The Future of Advanced Air Mobility

In April 2021, California-based start-up NFT (New Future Transportation) unveiled a significant redesign of its Aska hybrid-electric flying car, which has replaced the model it first introduced at the EcoMotion show in June 2019. The company describes the hybrid-electric Aska as a flying car or an SUV but intends to certify the aircraft under the FAA’s Part 23 rules. Its maximum takeoff weight is reported as being between two and three metric tons (4,400 to 6,600 pounds), making it too heavy to be certified in the light sport aircraft category.

Superficially, the new Aska looks more like similarly-sized eVTOL designs now being advanced by companies such as Joby Aviation and Archer. However, since it is intended to be driven on roads, it has wings that tilt and fold to deploy a pair of propellers that can be used for vertical and cruise flight. There are four other sets of vertical-lift propellers on beams that can also extend and retract to transition between flight and drive modes.

Each of the six propellers will have its own electric motor. Supplementary power comes from what NFT describes as an “engine generator” that will run on regular gasoline to constantly recharge batteries. According to the company, the generator is an engine already certified for use on an aircraft, but it will not reveal the identity of the supplier. The projected range is 250 miles.

In March 2020, NFT was one of six companies selected to join NASA’s Urban Air Mobility Grand Challenge, along with Joby, Bell, Boeing, Prodentity, and Zeva. The company is aiming to have a full-scale prototype ready to start flight testing as part of this program in 2022 as it prepares to complete type certification in time to start deliveries in 2026. It says that it has already flown an unmanned subscale model.

NFT was founded in 2018 by entrepreneurs Maki Kaplinsky (COO) and Guy Kaplinsky (CEO). They have self-funded development work so far but recently started seeking outside investment to raise the estimated $1 billion that they say they'll need to bring the Aska to market. As of April 2021, NFT had around 35 employees and says that these include experienced engineers from companies including Gulfstream, Sikorsky, and Mitsubishi Aircraft. It also has recruited from several automotive companies.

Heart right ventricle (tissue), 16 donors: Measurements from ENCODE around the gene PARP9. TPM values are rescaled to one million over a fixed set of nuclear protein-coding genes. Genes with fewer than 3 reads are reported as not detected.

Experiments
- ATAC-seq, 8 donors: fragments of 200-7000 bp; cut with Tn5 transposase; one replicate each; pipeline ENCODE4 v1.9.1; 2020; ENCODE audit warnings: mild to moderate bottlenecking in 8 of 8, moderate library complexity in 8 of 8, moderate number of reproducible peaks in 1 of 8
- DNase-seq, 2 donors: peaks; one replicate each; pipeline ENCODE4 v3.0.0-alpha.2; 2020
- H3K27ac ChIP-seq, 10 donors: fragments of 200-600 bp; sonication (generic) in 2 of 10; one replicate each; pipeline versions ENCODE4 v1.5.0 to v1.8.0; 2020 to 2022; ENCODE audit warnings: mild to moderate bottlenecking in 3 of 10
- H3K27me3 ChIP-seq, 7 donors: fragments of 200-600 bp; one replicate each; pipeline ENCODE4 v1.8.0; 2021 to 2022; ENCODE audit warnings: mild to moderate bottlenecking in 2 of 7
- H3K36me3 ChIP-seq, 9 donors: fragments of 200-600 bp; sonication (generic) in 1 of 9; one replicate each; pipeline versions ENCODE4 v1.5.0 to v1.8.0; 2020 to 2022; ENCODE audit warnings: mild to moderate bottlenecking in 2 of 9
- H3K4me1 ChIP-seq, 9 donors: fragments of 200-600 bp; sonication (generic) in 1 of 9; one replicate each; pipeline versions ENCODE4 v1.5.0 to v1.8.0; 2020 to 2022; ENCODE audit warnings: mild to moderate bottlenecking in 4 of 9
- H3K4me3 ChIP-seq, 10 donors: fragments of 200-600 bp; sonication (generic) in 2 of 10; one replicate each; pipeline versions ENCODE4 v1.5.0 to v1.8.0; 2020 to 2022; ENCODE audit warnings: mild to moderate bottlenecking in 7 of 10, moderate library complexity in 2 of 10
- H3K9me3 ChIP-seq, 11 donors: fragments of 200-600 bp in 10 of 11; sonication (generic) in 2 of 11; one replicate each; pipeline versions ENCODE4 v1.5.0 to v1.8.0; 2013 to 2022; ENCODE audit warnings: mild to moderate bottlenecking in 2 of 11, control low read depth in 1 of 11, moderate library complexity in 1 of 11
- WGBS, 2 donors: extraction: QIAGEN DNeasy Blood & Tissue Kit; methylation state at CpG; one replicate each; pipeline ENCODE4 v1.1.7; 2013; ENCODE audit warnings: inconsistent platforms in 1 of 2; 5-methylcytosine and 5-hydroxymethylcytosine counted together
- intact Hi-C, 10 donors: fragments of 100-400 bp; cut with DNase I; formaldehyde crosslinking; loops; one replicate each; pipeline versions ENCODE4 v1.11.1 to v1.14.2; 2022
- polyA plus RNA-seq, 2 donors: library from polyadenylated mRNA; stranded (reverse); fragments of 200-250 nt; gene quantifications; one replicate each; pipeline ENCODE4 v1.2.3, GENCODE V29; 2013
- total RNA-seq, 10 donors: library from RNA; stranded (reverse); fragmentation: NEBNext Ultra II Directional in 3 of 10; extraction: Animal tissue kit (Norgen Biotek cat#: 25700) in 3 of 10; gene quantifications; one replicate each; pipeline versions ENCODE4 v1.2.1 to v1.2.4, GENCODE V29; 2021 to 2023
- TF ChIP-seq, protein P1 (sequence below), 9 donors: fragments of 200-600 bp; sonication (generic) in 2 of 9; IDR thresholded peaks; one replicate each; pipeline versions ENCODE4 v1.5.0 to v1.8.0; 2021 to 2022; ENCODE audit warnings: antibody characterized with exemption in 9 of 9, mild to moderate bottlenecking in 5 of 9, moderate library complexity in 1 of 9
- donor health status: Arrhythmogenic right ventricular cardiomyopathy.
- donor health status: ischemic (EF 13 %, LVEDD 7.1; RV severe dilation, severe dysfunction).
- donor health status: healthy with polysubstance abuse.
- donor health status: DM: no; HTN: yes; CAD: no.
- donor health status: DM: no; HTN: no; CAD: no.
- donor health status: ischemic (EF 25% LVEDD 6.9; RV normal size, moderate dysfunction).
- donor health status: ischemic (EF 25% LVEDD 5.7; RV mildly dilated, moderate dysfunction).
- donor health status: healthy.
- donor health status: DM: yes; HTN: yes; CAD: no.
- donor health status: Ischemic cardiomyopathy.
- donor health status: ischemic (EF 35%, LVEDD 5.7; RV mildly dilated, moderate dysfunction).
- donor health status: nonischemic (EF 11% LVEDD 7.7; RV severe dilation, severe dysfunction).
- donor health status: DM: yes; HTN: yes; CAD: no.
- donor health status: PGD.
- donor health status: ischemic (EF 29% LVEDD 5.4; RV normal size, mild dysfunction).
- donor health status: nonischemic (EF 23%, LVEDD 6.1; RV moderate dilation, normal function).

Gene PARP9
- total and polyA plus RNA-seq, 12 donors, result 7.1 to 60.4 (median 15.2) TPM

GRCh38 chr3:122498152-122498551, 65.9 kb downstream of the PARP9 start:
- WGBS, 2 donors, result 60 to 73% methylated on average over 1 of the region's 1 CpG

In February 2022, NFT announced it is partnering with India's Tech Mahindra for engineering support that it says will support efforts to certify the Aska in 2026. Tech Mahindra has extensive experience as an engineering partner for automotive and aerospace companies, including Airbus and Spike Aerospace. NFT has said it aims to start flying a full-scale prototype of the Aska by the end of 2022.

Timeline

Projected

type certification granted

The Aska is expected to be certified under FAA's Part 23 rules.

Projected

test flight

NFT intends to complete a first flight with a full-scale prototype of the Aska flying car by the end of 2022.

test flight

The first test flight of NFT's Aska flying car was supposed to happen before the end of the first quarter of 2020. However, as of June 2020, the company had yet to report the start of flight testing. 

Outlook

Our objective assessment of this program’s probable success.

FutureFlight assesses the probability of success for a new aircraft program by considering the following criteria:

  • Total investment funds available in proportion to the anticipated cost of getting an aircraft certified and in service
  • A company’s in-house capability (in terms of numbers of engineers, technical staff, and customer support teams)
  • The past experience of the company and its senior leadership in developing aircraft
  • The caliber and past experience of key program partners
  • Whether key aircraft systems have been selected and are available for use
  • Whether the preliminary design review has been completed
  • Whether the design for the full-scale prototype has been completed
  • Whether the type certification process has been formally initiated with an appropriate regulator
  • Whether the company has achieved a first flight with a full-scale prototype
  • The number of hours logged in a flight test program
  • Whether type certification has been achieved
  • The number of orders and commitment received for the aircraft
  • Whether the company has adequate facilities to begin series production of the aircraft
Our Methodology

After working on a smaller design for a flying car that was first introduced in 2019, the unveiling of a new design for the Aska in April 2021 marked a significant turning point in NFT's plans for what it sees as a robust market for personal transportation eVTOL vehicles. With the look and capacity of an SUV, the Aska is markedly different from many other flying car concepts. The small Californian company's ambitious plans to complete Part 23 type certification in 2026 were boosted by a partnership agreement with India's Tech Mahindra group in February 2022. At that point, the company said it is in the process of a further fund-raising round. 

Aska Models

Aska Specifications

local stol Flying Car/Hover Bike

Performance

  • Passenger Capacity
    4
  • Range
    250 mi
  • Cruise Speed
    150 mph
  • Powerplant Type
    multi rotor
  • Power Source
    hybrid_fe
  • Endurance
    n/a
  • Max Altitude
    n/a
  • Takeoff Distance
    n/a
  • Landing Distance
    n/a
  • Empty Weight
    n/a
  • MGTOW
    n/a
  • Payload Weight
    n/a

Dimensions

  • Length
    n/a
  • Width
    n/a
  • Height
    n/a
  • Wingspan
    40 ft

Aska is a flying car with tilting wings that allow it to be driven on roads. The hybrid-electric four-seat will have range of up to 250 miles when operated in eSTOL mode and will have a turbine engine that recharges batteries in flight.